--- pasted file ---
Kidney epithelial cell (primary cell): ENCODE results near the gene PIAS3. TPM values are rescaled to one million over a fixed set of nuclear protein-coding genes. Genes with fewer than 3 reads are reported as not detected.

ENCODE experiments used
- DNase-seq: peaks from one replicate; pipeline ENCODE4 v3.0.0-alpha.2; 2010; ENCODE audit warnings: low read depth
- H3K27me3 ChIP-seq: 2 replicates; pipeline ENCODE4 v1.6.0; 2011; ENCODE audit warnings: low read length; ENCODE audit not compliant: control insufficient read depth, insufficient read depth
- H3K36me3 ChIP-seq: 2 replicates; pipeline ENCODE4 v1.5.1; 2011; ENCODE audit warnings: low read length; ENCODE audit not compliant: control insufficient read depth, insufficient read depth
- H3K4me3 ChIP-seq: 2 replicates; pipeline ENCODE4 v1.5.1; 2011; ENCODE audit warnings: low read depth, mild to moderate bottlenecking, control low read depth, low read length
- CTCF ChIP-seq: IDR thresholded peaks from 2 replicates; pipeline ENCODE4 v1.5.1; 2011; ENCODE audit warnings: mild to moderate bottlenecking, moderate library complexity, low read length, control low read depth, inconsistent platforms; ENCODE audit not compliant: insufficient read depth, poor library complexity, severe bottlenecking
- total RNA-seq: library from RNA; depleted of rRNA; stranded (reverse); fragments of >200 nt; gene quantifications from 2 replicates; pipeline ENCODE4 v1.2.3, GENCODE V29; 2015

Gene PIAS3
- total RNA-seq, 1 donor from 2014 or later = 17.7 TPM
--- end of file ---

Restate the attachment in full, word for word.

Kidney epithelial cell (primary cell): ENCODE results near the gene PIAS3. TPM values are rescaled to one million over a fixed set of nuclear protein-coding genes. Genes with fewer than 3 reads are reported as not detected.

ENCODE experiments used
- DNase-seq: peaks from one replicate; pipeline ENCODE4 v3.0.0-alpha.2; 2010; ENCODE audit warnings: low read depth
- H3K27me3 ChIP-seq: 2 replicates; pipeline ENCODE4 v1.6.0; 2011; ENCODE audit warnings: low read length; ENCODE audit not compliant: control insufficient read depth, insufficient read depth
- H3K36me3 ChIP-seq: 2 replicates; pipeline ENCODE4 v1.5.1; 2011; ENCODE audit warnings: low read length; ENCODE audit not compliant: control insufficient read depth, insufficient read depth
- H3K4me3 ChIP-seq: 2 replicates; pipeline ENCODE4 v1.5.1; 2011; ENCODE audit warnings: low read depth, mild to moderate bottlenecking, control low read depth, low read length
- CTCF ChIP-seq: IDR thresholded peaks from 2 replicates; pipeline ENCODE4 v1.5.1; 2011; ENCODE audit warnings: mild to moderate bottlenecking, moderate library complexity, low read length, control low read depth, inconsistent platforms; ENCODE audit not compliant: insufficient read depth, poor library complexity, severe bottlenecking
- total RNA-seq: library from RNA; depleted of rRNA; stranded (reverse); fragments of >200 nt; gene quantifications from 2 replicates; pipeline ENCODE4 v1.2.3, GENCODE V29; 2015

Gene PIAS3
- total RNA-seq, 1 donor from 2014 or later = 17.7 TPM